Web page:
Let go of the leave-behinds

[Hey students! is a multi-part series. Read the rest.]

When you’re in the classroom, you imagine that life as a professional is just like life as a student. Or, at least, you prefer to imagine it that way. Even though, buried deep inside your thoughtful designer brain, you know you’re kidding yourself.

Some of your classroom experiences translate into the real world and others don’t. Every moment that you spend designing is worthwhile, but each finished piece isn’t necessarily going to help you outside the classroom. One particular project, although it promises to be especially relevant in the real world, usually isn’t. This generally useless project, dear students, is the leave-behind.

A leave-behind is the piece that you give to someone after an interview. It usually contains samples of work and is often engineered into a 3D contraption of some kind. They’re intended to be an impressive showcase of your talents. Presumably, you expect us keep it around for awhile – perhaps toying around with it during our afternoon tea break.

Unfortunately, it doesn’t really work that way. Because of the limited size and budget, the leave-behind rarely showcases your work very well. Because they’re inexpensive and assembled by hand, they usually look like they’re inexpensive and assembled by hand. And because we don’t have much downtime (even for afternoon tea breaks), your leave-behind probably doesn’t stick around as long as you think it does.

I’m not suggesting that every leave-behind is a waste of time. (We’ve seen some great ones in the past.) And, I realize that we may be contradicting your instructors and/or curriculum. So just keep this in mind: leave-behinds typically don’t work that well in the real world, and they’re likely not a great way to represent yourself.

Nothing shows your work as well as your actual portfolio, and if we’d like to see more of your work, your website is the best substitute. You’re better off investing your time and effort a useful online portfolio.


25 May 2010


This kinda makes me wonder where mine went!!!

8 Nov 2010


Thank you. I’m working on a leave behind right now(for a senior class), and I sensed(before reading this) that it could be a bit of a waste of time…

I really do think the resume(designed) and business card(designed) are good “leave behinds” in themselves!

I also only plan on doing a leave behind if I feel the employer is one I truly wish to work for, as it is labor intensive. This gave me a breath of relief, and again sir I thank you!

. . .


Glad to hear it, Elizabeth. The time you’ll save is more valuable for doing just about anything else.

15 Apr 2012


Yes the online portfolio is the number one extra selling point you need for yourself. But your just one person not interested in the leave behind. I just finished school and before I graduated I took a portfolio class and we visited different businesses around the area and went on a few longer trips to ones a little further away. Talked to everyone from former students that are now working in design firms to art directors for popular magazines. Only a few said they just wanted to see online portfolios. 80% of them said that a leave behind is very necessary if they were going to consider you for the job because so many prefer to have something of yours that they can hold in there hand. Yes it will most likely get tossed out, but it’s necessary. Also if it’s poorly made, then ya it probably wont make you look good. But with the resources students have available and with a little skill and effort you can put together something very simple that is very well made. Just don’t be lazy and only put a few minutes into the design of the leave behind.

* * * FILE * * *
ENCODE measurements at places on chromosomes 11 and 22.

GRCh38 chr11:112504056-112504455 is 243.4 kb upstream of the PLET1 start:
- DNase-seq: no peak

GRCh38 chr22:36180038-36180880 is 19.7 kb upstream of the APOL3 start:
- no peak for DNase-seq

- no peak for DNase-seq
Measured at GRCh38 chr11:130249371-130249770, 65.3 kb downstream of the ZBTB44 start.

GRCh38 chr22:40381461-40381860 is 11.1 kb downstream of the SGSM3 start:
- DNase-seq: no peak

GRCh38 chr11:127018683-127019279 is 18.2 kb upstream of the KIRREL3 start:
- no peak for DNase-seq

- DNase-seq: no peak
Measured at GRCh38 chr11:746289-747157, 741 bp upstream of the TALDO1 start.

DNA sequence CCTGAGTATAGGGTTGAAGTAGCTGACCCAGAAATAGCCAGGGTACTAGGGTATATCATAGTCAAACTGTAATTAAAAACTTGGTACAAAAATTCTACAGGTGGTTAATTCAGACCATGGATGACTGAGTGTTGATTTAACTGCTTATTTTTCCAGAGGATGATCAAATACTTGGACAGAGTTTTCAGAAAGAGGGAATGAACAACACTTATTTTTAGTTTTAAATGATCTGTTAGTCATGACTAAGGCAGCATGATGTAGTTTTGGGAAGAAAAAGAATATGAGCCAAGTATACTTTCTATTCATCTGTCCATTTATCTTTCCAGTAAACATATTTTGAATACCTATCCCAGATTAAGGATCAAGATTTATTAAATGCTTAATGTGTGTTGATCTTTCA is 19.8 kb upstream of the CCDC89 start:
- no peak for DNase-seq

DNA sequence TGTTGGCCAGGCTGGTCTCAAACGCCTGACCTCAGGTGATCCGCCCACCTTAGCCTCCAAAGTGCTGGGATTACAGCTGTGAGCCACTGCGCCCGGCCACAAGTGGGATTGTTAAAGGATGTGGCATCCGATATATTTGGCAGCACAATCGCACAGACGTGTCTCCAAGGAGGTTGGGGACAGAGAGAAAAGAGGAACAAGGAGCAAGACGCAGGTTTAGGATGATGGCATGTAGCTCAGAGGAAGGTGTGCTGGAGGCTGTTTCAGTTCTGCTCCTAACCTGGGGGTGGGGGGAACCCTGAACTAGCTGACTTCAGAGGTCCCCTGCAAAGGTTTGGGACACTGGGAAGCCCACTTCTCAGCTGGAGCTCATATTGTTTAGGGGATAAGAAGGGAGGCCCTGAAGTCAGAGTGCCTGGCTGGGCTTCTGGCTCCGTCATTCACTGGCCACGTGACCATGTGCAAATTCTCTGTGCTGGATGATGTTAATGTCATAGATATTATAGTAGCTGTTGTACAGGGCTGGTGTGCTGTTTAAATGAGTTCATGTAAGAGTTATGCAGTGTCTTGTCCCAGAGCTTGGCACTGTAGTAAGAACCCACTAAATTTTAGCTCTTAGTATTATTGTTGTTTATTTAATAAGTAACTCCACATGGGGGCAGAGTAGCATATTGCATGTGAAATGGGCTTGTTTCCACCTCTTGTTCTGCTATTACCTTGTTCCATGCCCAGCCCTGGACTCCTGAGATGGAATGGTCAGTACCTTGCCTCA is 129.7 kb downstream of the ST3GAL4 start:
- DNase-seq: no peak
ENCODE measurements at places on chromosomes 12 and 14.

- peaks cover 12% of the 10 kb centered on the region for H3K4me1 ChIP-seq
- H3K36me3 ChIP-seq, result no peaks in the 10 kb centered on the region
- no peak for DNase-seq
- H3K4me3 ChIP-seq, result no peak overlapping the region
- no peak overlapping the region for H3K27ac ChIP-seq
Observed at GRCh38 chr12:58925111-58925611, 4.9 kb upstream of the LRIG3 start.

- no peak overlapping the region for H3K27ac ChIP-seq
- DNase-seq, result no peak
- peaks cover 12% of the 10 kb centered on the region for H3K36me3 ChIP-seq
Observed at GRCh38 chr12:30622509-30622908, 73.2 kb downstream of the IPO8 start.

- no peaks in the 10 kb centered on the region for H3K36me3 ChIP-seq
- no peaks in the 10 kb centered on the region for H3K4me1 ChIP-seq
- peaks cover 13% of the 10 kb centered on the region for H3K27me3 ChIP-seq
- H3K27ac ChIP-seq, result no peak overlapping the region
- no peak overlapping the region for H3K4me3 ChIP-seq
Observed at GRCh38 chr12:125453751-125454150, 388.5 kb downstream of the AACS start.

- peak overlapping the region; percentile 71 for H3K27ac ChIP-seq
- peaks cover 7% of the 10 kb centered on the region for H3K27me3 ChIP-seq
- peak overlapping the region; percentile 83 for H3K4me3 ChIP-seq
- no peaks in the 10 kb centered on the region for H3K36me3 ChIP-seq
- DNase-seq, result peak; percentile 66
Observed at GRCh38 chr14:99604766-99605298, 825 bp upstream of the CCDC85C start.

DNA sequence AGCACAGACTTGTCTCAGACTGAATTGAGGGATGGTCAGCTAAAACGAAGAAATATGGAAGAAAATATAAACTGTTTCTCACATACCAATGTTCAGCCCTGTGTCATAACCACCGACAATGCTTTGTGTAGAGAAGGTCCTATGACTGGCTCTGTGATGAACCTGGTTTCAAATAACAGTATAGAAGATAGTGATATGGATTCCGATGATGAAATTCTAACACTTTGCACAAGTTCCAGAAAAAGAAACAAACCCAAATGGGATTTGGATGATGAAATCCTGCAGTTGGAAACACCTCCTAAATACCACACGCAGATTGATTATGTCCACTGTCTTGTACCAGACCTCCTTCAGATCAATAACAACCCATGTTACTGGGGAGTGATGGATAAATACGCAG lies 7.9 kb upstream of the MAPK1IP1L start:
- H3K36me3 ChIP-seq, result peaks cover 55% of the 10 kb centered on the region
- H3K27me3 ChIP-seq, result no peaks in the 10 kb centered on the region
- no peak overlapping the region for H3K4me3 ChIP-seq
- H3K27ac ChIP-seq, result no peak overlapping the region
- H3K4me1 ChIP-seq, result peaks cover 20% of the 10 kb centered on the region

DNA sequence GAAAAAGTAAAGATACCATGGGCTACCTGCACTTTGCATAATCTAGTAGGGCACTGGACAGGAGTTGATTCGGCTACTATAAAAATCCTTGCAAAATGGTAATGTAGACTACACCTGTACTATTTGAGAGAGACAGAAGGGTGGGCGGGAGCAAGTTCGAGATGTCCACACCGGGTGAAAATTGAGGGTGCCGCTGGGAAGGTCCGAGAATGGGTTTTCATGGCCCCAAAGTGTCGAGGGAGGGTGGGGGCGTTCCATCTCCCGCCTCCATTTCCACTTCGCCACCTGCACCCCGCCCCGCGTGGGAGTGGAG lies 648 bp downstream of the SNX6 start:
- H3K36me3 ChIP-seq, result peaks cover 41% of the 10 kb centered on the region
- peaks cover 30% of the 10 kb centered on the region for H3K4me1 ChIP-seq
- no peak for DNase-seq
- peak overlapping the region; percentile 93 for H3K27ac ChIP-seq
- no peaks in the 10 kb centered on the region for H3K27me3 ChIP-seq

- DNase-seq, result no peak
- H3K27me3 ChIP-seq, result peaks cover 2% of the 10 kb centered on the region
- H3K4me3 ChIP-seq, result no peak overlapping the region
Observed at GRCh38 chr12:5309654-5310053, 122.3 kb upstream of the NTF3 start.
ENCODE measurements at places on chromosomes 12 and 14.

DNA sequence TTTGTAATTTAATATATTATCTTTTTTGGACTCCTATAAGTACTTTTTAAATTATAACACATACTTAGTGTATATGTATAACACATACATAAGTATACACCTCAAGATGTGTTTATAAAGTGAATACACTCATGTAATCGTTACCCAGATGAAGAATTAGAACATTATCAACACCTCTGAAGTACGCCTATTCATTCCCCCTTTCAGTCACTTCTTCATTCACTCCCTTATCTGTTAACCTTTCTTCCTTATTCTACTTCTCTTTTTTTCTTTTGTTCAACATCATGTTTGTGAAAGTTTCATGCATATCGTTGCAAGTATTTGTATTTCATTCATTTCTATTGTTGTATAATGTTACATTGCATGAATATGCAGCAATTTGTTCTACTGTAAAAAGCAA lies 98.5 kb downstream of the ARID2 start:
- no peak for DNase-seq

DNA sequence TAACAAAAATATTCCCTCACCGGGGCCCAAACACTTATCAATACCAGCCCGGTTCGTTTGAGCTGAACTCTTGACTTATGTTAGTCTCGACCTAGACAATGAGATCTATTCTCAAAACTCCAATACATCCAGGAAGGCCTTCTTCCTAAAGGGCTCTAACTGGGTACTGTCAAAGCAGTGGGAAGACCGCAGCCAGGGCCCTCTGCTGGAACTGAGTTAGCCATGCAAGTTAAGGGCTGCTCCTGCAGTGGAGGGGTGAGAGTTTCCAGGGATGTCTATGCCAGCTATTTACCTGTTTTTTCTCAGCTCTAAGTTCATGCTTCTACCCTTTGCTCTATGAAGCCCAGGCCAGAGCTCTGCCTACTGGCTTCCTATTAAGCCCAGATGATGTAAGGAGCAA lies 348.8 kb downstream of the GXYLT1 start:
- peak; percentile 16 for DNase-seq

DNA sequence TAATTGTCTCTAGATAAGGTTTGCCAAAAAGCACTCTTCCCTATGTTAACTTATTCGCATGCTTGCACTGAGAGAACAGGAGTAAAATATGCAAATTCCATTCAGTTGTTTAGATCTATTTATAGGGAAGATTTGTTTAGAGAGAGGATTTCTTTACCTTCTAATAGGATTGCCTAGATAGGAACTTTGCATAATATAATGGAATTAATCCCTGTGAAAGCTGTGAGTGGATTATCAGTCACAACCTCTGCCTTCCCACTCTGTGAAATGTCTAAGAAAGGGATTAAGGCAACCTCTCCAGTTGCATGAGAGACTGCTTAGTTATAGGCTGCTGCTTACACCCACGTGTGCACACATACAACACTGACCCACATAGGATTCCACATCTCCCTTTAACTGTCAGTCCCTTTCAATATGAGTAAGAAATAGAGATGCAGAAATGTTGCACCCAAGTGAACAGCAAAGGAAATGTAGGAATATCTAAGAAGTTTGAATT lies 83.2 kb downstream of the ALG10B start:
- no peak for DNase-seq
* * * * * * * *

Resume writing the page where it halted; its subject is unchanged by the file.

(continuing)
22 Sep 2019

‘Enter’ to submit

The design student’s dilemma

It’s that time of year when students are looking for summer plans. Many agencies and design firms in town are accepting applications for internships, and students are applying (and the smartest students are applying at Oxide). For design students, it’s a great opportunity to put your skills to use in a professional environment, produce work for real clients, and gain valuable experience working within deadlines and budgets. I don’t think it’s some big secret that design jobs are hard to…

Your online portfolio

Here at Oxide, we review student portfolios on a fairly regular basis, and I have some thoughts to share. First of all, when you are not showing your work in person, you need to have your portfolio online. (This isn’t just because I’m a developer.) An online portfolio shows so much better than flipping through a bunch of pages on a PDF. And I would highly recommend against sending a potential employer or internship several individual files of your projects.…